December 31, 2014
Experiential marketing is loosely defined as messaging you can touch, feel or view in a physical space. According to the Event Marketing Institute’s EventTrack study, this type of marketing is on a the rise, with marketers spending an estimated 4.7 percent more on experiential and event marketing last year than any other type of marketing.
This increase is being driven by the marketers’ need to make their brands more tangible in consumers’ lives in person and digitally through YouTube videos, tweets and Instagram photos.
Michael Ventura, CEO of Sub Rosa, a New York agency that has done experiential marketing with companies like Nike, defines it as a place where a brand can “extend a hand” to touch and engage the consumer. He says that social media, at the end of the day, just “isn’t physical.”
And that’s what’s making experiential marketing more popular: marketers are using it in combination with their social media strategies to touch and engage more consumers.
What’s the goal or purpose of experiential marketing?
Marketers carry out experiential marketing campaigns with the goal of earning free media and PR. Creative campaigns are fun, interesting and engaging, which is why they capture the attention of consumers and the media.
A successful campaign is measured by the number of PR placements and estimated impressions. Free media is hard to come by for brands because campaigns are generally not interesting enough to be picked up by journalists. But if marketers are creative with experiential marketing, they do have an opportunity to garner PR placements and extend their brand’s reach to millions of readers or viewers.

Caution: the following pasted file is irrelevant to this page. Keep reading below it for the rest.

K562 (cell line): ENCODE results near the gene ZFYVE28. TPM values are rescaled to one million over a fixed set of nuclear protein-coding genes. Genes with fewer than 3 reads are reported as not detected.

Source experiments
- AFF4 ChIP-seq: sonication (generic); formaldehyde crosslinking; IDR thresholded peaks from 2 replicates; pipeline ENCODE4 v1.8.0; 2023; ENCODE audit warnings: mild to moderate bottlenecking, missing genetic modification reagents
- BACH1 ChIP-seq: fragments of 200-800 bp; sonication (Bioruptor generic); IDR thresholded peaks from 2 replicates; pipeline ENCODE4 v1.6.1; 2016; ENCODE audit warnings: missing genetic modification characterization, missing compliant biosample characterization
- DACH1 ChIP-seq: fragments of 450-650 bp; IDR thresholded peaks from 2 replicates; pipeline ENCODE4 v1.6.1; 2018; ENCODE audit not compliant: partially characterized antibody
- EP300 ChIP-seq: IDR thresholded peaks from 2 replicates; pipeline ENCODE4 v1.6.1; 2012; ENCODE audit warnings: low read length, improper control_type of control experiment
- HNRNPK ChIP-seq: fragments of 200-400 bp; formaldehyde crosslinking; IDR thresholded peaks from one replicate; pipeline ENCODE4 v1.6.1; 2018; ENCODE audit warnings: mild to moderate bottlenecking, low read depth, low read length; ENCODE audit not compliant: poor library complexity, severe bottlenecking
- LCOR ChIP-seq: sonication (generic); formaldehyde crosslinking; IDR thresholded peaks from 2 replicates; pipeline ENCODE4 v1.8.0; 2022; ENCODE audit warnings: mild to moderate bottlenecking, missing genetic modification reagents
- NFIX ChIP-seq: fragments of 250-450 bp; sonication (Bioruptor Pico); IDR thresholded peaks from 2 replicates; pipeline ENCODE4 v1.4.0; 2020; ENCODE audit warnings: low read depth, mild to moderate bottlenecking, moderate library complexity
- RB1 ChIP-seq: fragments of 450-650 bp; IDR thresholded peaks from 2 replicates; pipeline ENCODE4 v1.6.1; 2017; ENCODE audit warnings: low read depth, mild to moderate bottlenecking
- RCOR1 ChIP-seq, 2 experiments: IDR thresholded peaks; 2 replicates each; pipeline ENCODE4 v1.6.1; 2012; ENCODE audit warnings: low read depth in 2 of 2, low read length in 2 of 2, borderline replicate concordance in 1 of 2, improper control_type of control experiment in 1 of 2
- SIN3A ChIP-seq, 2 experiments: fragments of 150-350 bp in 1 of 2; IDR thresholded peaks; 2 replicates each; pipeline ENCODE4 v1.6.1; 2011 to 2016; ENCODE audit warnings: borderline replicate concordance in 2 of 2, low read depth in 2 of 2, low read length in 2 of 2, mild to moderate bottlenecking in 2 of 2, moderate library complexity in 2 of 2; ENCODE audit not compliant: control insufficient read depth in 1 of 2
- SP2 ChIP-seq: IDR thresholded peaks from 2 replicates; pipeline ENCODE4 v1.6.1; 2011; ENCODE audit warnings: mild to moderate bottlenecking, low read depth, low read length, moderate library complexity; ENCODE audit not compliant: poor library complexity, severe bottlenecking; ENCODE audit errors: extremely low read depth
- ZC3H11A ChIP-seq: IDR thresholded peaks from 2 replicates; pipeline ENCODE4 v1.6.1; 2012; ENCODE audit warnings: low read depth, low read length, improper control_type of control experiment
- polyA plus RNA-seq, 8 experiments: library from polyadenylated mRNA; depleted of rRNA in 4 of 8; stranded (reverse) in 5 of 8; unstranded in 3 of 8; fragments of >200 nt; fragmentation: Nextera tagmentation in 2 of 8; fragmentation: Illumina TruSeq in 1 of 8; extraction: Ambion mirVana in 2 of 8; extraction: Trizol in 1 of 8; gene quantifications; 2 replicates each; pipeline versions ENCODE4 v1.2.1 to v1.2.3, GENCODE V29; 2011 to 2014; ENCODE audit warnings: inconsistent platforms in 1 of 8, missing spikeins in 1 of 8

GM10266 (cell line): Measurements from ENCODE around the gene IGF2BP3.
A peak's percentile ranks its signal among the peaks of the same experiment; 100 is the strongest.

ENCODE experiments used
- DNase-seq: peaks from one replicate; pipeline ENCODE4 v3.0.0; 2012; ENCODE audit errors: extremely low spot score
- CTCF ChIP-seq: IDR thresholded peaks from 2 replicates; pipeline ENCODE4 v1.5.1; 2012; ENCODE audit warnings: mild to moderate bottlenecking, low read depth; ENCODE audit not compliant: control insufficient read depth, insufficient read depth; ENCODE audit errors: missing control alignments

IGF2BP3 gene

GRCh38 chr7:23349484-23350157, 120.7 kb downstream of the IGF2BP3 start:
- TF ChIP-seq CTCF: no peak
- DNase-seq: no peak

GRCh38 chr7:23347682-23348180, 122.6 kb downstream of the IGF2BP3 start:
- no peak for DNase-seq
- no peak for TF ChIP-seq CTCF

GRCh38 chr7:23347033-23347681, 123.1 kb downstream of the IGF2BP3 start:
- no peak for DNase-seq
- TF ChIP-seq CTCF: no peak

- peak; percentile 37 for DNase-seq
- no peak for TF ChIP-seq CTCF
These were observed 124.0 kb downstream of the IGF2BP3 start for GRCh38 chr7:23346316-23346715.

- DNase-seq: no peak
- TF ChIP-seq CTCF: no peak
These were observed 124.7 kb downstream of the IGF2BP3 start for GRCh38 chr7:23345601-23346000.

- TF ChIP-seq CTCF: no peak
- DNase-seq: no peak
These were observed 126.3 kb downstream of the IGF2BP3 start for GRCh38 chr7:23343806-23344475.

Three examples of experiential marketing
Let’s look at some effective experiential marketing campaigns:
Red Bull’s Stratos Jump
Everything Red Bull does is experiential marketing. You can find this in the form of their F1 racing team, extreme sports sponsorship or their massively successful Stratos Jump.
Take a look at the Stratos Jump here: http://www.redbullstratos.com/
The Stratos Jump caught the attention of media organizations across the world. News channels carried live coverage of the event and millions of people watched it live from their own computers and mobiles.
This worked well for Red Bull because it captured the imagination of viewers. Felix Baumgartner was attempting something done by no man before – to leap from the edge of space and record the highest ever parachute jump. It was fun, interesting and thrilling and made for great TV, so media outlets wanted to cover the jump.
The end result for Red Bull was great: It had presence across 80 TV stations in 50 countries and the live webcast was distributed through 280 digital partners and racked up 52 million views, making it the most-watched live stream in history. This led to hundreds of PR placements, millions of impressions and views and in the six months after the campaign, U.S. sales increased seven percent to $1.6 billion, according to research firm IRI.